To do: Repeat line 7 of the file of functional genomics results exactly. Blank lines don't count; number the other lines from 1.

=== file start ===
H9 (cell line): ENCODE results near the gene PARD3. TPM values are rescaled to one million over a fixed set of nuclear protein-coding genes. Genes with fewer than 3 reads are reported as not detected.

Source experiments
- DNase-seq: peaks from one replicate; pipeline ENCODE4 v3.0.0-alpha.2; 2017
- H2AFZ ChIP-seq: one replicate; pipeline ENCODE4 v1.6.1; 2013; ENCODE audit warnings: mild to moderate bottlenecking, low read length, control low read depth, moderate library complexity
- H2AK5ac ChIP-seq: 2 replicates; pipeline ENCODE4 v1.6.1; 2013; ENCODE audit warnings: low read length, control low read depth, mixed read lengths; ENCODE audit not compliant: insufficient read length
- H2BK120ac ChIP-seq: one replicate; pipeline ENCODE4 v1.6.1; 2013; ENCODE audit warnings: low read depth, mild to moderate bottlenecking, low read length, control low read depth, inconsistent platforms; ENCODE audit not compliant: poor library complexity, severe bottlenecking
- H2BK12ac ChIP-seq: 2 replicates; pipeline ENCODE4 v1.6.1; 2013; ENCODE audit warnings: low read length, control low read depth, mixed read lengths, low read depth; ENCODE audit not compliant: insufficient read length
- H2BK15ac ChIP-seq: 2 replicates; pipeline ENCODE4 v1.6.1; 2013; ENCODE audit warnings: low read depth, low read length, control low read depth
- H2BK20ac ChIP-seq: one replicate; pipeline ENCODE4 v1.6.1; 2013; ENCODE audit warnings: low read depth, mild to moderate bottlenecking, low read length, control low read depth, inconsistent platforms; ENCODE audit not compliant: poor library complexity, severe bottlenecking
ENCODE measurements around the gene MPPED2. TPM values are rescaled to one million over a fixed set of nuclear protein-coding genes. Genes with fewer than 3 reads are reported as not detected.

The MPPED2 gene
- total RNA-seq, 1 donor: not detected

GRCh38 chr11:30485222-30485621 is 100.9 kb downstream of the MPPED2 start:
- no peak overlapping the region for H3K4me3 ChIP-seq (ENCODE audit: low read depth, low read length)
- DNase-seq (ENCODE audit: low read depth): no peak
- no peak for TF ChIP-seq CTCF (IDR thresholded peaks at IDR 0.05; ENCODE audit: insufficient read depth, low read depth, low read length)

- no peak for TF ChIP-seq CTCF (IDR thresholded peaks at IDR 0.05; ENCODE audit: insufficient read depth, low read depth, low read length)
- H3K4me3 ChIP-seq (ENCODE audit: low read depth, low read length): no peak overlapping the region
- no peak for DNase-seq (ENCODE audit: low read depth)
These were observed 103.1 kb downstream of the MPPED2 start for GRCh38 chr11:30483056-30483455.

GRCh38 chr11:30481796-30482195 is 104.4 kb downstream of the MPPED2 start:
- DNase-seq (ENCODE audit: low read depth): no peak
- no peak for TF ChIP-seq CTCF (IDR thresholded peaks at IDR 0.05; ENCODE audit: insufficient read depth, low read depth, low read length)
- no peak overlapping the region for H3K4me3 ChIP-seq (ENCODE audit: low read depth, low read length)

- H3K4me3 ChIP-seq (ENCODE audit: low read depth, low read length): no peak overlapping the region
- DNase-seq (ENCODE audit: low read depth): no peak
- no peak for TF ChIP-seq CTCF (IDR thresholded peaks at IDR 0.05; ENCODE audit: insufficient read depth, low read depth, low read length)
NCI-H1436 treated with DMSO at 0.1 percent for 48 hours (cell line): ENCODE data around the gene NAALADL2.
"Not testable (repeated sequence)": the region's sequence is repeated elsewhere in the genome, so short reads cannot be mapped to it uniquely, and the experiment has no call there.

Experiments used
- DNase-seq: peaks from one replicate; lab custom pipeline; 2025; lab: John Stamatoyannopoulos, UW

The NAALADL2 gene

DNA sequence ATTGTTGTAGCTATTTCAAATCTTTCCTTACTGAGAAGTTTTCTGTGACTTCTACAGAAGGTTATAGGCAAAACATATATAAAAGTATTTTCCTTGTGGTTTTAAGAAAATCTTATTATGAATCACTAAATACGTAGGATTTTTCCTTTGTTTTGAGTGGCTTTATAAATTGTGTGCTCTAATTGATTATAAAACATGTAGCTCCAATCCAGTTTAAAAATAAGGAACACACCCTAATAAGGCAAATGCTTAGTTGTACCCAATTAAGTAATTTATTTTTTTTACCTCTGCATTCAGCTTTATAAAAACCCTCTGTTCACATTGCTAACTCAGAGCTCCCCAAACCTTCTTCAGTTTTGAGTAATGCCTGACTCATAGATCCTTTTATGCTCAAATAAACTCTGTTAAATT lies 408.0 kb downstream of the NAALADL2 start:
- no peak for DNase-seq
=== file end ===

- H2BK12ac ChIP-seq: 2 replicates; pipeline ENCODE4 v1.6.1; 2013; ENCODE audit warnings: low read length, control low read depth, mixed read lengths, low read depth; ENCODE audit not compliant: insufficient read length